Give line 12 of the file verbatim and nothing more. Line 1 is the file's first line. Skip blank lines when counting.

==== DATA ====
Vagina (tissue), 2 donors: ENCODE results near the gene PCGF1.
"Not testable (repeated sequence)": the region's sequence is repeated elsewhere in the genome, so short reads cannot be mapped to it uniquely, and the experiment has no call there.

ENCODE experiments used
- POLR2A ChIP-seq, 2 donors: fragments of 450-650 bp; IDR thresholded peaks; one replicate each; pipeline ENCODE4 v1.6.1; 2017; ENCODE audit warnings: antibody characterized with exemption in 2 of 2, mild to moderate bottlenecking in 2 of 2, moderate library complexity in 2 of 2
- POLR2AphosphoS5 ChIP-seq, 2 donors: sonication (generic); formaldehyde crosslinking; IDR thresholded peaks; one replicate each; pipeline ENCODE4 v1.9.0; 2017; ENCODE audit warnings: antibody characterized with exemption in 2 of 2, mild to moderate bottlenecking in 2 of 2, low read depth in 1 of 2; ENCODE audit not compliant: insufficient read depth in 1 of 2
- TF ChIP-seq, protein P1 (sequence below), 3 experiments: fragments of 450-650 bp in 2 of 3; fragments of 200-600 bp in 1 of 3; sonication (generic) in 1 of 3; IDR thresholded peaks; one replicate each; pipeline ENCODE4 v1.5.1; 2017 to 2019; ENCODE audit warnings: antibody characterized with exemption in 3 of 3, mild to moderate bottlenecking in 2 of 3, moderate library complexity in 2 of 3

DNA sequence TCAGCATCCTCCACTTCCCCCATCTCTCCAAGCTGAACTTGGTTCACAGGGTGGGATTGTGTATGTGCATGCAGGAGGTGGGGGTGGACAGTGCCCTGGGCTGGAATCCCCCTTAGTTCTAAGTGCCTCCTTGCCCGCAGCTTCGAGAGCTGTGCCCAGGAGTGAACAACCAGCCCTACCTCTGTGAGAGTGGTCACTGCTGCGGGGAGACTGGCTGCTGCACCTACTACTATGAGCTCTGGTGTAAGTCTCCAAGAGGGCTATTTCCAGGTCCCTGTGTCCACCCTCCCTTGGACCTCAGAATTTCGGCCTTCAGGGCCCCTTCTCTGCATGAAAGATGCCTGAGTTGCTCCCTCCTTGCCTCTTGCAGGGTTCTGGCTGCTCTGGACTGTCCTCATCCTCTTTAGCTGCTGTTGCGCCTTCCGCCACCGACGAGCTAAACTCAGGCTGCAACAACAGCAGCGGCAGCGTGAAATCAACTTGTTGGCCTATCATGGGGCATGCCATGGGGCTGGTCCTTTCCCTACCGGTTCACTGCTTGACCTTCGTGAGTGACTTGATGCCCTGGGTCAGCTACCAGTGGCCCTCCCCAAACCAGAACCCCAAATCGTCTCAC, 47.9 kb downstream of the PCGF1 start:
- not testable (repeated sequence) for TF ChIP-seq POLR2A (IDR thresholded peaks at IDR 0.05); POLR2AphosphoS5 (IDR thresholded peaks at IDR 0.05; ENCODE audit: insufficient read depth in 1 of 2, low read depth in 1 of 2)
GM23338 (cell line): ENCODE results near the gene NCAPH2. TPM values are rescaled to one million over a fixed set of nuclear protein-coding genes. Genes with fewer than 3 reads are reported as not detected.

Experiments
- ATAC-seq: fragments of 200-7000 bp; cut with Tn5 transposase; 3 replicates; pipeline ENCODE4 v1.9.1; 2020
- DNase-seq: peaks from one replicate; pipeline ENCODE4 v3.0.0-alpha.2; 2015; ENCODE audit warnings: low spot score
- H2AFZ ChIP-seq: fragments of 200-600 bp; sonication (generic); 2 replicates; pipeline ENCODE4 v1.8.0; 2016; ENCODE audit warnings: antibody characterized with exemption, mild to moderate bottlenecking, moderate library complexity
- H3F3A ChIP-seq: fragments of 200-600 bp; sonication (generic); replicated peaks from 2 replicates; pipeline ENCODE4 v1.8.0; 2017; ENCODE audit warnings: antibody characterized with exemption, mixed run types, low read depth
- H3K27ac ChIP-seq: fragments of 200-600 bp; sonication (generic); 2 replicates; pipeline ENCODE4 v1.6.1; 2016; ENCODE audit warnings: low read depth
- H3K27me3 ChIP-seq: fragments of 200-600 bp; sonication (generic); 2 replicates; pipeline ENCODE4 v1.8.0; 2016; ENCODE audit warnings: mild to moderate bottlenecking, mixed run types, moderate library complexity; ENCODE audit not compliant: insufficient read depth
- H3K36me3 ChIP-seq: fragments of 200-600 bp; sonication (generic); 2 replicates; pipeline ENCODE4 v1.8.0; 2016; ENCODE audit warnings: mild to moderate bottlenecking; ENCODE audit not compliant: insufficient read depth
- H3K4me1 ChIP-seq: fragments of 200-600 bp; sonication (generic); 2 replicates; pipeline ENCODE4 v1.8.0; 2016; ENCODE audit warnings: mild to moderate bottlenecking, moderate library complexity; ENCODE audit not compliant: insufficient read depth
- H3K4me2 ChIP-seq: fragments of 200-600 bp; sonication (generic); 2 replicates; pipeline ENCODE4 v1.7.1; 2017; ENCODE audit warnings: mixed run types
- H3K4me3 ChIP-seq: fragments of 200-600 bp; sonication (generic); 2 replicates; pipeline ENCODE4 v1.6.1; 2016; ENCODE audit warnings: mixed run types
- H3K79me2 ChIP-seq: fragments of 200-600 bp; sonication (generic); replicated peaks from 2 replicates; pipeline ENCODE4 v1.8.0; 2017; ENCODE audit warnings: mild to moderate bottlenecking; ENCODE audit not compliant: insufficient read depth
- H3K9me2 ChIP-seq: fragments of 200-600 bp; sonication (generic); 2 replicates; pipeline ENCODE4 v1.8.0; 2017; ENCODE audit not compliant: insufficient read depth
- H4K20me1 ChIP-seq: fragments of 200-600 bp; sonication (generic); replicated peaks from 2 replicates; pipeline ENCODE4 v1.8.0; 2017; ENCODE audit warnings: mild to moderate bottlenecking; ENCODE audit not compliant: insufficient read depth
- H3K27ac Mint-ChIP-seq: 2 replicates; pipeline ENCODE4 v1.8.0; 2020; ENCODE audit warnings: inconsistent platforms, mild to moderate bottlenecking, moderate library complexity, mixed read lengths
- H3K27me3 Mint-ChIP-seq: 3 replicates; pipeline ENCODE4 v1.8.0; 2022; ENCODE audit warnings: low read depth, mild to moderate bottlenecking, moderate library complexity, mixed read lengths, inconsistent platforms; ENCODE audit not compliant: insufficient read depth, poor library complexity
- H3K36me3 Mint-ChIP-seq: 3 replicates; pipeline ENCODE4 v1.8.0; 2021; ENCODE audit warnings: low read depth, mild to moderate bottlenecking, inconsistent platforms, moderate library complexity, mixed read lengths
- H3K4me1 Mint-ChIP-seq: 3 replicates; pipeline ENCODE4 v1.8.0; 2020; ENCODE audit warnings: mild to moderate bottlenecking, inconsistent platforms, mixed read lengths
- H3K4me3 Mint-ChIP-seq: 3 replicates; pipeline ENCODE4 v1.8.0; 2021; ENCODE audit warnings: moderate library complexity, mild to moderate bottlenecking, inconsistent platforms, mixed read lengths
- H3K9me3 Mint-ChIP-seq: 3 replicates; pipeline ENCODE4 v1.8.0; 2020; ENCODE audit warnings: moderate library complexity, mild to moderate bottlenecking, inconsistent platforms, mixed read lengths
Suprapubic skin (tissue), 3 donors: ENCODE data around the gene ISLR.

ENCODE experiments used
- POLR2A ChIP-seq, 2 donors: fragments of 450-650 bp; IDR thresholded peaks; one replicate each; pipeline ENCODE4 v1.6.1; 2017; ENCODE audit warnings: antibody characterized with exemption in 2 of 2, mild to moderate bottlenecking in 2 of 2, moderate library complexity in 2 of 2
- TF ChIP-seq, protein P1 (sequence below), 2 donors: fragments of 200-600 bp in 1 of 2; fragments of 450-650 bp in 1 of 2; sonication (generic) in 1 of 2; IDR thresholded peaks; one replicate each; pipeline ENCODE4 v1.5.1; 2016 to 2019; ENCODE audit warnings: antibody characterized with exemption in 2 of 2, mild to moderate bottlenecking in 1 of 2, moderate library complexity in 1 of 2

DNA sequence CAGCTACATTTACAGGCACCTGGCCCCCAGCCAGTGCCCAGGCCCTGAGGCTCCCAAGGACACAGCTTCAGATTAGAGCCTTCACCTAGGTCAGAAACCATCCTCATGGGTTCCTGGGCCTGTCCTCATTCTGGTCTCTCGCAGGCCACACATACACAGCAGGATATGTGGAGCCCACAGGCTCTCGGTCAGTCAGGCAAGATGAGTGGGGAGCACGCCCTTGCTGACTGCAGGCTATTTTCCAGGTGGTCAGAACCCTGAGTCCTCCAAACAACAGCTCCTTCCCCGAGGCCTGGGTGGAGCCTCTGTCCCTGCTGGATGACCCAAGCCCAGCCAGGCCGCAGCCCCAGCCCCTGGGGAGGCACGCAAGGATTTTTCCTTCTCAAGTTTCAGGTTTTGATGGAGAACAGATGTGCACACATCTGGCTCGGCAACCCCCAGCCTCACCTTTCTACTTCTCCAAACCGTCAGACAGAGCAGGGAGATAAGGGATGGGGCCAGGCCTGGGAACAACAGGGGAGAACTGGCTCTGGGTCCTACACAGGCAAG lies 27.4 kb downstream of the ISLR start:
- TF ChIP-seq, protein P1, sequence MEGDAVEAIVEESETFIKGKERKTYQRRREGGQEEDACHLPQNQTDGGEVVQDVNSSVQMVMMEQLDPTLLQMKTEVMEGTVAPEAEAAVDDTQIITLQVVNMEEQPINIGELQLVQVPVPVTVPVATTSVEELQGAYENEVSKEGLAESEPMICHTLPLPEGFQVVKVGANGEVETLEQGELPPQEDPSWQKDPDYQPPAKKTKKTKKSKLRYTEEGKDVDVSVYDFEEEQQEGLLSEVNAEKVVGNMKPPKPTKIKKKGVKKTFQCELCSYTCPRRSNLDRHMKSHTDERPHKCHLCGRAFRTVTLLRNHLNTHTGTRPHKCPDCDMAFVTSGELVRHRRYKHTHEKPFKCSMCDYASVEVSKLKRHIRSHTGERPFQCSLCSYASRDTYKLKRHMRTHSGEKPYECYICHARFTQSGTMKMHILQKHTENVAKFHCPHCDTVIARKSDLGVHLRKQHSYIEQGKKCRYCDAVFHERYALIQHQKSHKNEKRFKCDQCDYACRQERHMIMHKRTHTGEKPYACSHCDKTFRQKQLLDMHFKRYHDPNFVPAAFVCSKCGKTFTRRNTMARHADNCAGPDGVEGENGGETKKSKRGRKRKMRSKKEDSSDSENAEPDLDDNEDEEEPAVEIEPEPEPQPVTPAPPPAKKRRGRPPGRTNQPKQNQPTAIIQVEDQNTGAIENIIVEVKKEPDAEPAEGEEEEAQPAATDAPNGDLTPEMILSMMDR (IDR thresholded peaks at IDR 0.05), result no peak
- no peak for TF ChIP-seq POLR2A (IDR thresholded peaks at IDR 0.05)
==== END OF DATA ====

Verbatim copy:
- DNase-seq: peaks from one replicate; pipeline ENCODE4 v3.0.0-alpha.2; 2015; ENCODE audit warnings: low spot score